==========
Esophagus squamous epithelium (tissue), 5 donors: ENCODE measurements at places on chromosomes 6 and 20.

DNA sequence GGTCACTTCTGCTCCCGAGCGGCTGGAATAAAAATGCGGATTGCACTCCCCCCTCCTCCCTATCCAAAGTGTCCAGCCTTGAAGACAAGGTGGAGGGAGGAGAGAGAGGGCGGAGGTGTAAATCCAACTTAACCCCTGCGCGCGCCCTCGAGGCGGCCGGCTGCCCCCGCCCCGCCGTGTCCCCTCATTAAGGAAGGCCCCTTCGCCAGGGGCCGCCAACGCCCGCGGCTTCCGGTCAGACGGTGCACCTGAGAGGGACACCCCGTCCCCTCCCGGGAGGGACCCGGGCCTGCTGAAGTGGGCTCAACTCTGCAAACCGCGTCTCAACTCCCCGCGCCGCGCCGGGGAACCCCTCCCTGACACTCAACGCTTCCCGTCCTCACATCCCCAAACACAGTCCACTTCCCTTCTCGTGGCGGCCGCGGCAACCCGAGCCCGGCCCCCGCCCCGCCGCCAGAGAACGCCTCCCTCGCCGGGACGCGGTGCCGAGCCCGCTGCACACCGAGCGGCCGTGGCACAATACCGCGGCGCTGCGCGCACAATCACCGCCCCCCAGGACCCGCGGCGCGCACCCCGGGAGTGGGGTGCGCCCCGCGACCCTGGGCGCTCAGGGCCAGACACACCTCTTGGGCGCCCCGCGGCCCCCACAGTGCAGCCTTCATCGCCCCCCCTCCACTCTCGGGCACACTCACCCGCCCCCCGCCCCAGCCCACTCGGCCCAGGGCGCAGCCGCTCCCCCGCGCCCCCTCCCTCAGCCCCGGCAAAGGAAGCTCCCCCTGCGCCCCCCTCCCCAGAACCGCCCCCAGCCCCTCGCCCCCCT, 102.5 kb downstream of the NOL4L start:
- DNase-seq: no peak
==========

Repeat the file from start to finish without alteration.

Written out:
Esophagus squamous epithelium (tissue), 5 donors: ENCODE measurements at places on chromosomes 6 and 20.

DNA sequence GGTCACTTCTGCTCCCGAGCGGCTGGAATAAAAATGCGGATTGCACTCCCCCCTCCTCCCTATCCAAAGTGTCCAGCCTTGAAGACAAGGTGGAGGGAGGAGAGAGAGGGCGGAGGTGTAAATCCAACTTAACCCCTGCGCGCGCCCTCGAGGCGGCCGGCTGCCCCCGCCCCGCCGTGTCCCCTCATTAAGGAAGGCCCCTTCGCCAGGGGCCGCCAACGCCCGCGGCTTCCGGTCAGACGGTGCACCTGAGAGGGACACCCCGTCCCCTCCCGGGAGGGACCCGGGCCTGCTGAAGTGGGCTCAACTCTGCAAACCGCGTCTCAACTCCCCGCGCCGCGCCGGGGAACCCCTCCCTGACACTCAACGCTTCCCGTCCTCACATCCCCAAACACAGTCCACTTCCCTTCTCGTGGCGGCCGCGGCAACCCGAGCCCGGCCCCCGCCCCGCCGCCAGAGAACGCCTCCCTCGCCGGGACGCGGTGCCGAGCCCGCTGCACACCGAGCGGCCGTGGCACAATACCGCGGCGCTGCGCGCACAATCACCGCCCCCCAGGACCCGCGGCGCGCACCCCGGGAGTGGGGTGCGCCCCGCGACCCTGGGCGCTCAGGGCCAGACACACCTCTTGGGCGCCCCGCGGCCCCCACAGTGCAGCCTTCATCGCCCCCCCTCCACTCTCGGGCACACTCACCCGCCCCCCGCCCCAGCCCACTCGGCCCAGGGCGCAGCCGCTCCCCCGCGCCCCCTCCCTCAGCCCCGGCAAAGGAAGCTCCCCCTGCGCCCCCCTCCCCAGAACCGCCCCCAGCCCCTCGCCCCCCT, 102.5 kb downstream of the NOL4L start:
- DNase-seq: no peak